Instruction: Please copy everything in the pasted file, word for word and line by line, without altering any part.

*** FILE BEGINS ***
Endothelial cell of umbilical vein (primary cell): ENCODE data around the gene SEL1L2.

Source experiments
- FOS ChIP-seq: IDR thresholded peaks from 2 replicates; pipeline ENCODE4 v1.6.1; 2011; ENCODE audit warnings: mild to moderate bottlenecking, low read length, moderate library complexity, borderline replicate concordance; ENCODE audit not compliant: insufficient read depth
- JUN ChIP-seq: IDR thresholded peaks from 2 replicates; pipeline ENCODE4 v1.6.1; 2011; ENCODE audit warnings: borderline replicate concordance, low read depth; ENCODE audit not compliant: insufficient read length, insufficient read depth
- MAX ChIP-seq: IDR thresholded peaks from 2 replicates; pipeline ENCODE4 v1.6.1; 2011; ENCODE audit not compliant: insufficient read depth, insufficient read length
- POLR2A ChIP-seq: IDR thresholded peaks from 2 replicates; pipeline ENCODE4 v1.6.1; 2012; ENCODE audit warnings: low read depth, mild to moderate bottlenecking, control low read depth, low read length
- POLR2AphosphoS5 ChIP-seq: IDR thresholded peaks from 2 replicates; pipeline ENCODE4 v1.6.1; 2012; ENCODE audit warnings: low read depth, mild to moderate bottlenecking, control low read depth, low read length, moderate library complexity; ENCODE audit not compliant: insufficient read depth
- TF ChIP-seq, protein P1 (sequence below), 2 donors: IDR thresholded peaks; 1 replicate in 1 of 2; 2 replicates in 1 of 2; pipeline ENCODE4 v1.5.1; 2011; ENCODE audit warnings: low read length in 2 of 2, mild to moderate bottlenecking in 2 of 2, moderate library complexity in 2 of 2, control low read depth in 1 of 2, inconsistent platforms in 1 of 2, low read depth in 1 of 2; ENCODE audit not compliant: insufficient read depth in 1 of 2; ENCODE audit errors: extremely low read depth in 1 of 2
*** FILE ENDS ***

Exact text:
Endothelial cell of umbilical vein (primary cell): ENCODE data around the gene SEL1L2.

Source experiments
- FOS ChIP-seq: IDR thresholded peaks from 2 replicates; pipeline ENCODE4 v1.6.1; 2011; ENCODE audit warnings: mild to moderate bottlenecking, low read length, moderate library complexity, borderline replicate concordance; ENCODE audit not compliant: insufficient read depth
- JUN ChIP-seq: IDR thresholded peaks from 2 replicates; pipeline ENCODE4 v1.6.1; 2011; ENCODE audit warnings: borderline replicate concordance, low read depth; ENCODE audit not compliant: insufficient read length, insufficient read depth
- MAX ChIP-seq: IDR thresholded peaks from 2 replicates; pipeline ENCODE4 v1.6.1; 2011; ENCODE audit not compliant: insufficient read depth, insufficient read length
- POLR2A ChIP-seq: IDR thresholded peaks from 2 replicates; pipeline ENCODE4 v1.6.1; 2012; ENCODE audit warnings: low read depth, mild to moderate bottlenecking, control low read depth, low read length
- POLR2AphosphoS5 ChIP-seq: IDR thresholded peaks from 2 replicates; pipeline ENCODE4 v1.6.1; 2012; ENCODE audit warnings: low read depth, mild to moderate bottlenecking, control low read depth, low read length, moderate library complexity; ENCODE audit not compliant: insufficient read depth
- TF ChIP-seq, protein P1 (sequence below), 2 donors: IDR thresholded peaks; 1 replicate in 1 of 2; 2 replicates in 1 of 2; pipeline ENCODE4 v1.5.1; 2011; ENCODE audit warnings: low read length in 2 of 2, mild to moderate bottlenecking in 2 of 2, moderate library complexity in 2 of 2, control low read depth in 1 of 2, inconsistent platforms in 1 of 2, low read depth in 1 of 2; ENCODE audit not compliant: insufficient read depth in 1 of 2; ENCODE audit errors: extremely low read depth in 1 of 2